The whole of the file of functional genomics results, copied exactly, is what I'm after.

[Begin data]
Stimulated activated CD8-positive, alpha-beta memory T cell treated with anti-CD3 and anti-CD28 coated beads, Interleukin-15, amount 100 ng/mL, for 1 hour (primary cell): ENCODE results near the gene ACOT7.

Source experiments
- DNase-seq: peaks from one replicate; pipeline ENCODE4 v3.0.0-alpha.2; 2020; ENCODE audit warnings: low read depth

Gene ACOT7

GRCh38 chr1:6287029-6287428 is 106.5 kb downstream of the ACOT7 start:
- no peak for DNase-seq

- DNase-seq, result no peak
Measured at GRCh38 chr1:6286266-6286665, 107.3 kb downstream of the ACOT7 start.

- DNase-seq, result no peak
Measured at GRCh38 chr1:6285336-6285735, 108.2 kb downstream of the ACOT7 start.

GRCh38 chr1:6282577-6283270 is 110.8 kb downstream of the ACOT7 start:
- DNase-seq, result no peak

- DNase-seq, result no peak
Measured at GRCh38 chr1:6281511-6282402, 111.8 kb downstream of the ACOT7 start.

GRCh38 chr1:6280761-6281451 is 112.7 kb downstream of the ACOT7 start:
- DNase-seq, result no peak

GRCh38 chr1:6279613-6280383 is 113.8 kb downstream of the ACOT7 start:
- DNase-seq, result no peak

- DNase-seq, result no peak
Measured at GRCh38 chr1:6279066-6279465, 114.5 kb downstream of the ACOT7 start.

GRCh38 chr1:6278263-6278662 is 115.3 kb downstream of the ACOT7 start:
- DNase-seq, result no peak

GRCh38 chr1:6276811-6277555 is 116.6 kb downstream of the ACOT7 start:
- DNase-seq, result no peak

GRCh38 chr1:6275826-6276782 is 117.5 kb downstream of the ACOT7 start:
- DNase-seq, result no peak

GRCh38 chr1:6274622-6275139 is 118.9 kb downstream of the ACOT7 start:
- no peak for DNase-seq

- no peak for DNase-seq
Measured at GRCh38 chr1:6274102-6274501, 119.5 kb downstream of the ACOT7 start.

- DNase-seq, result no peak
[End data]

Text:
Stimulated activated CD8-positive, alpha-beta memory T cell treated with anti-CD3 and anti-CD28 coated beads, Interleukin-15, amount 100 ng/mL, for 1 hour (primary cell): ENCODE results near the gene ACOT7.

Source experiments
- DNase-seq: peaks from one replicate; pipeline ENCODE4 v3.0.0-alpha.2; 2020; ENCODE audit warnings: low read depth

Gene ACOT7

GRCh38 chr1:6287029-6287428 is 106.5 kb downstream of the ACOT7 start:
- no peak for DNase-seq

- DNase-seq, result no peak
Measured at GRCh38 chr1:6286266-6286665, 107.3 kb downstream of the ACOT7 start.

- DNase-seq, result no peak
Measured at GRCh38 chr1:6285336-6285735, 108.2 kb downstream of the ACOT7 start.

GRCh38 chr1:6282577-6283270 is 110.8 kb downstream of the ACOT7 start:
- DNase-seq, result no peak

- DNase-seq, result no peak
Measured at GRCh38 chr1:6281511-6282402, 111.8 kb downstream of the ACOT7 start.

GRCh38 chr1:6280761-6281451 is 112.7 kb downstream of the ACOT7 start:
- DNase-seq, result no peak

GRCh38 chr1:6279613-6280383 is 113.8 kb downstream of the ACOT7 start:
- DNase-seq, result no peak

- DNase-seq, result no peak
Measured at GRCh38 chr1:6279066-6279465, 114.5 kb downstream of the ACOT7 start.

GRCh38 chr1:6278263-6278662 is 115.3 kb downstream of the ACOT7 start:
- DNase-seq, result no peak

GRCh38 chr1:6276811-6277555 is 116.6 kb downstream of the ACOT7 start:
- DNase-seq, result no peak

GRCh38 chr1:6275826-6276782 is 117.5 kb downstream of the ACOT7 start:
- DNase-seq, result no peak

GRCh38 chr1:6274622-6275139 is 118.9 kb downstream of the ACOT7 start:
- no peak for DNase-seq

- no peak for DNase-seq
Measured at GRCh38 chr1:6274102-6274501, 119.5 kb downstream of the ACOT7 start.

- DNase-seq, result no peak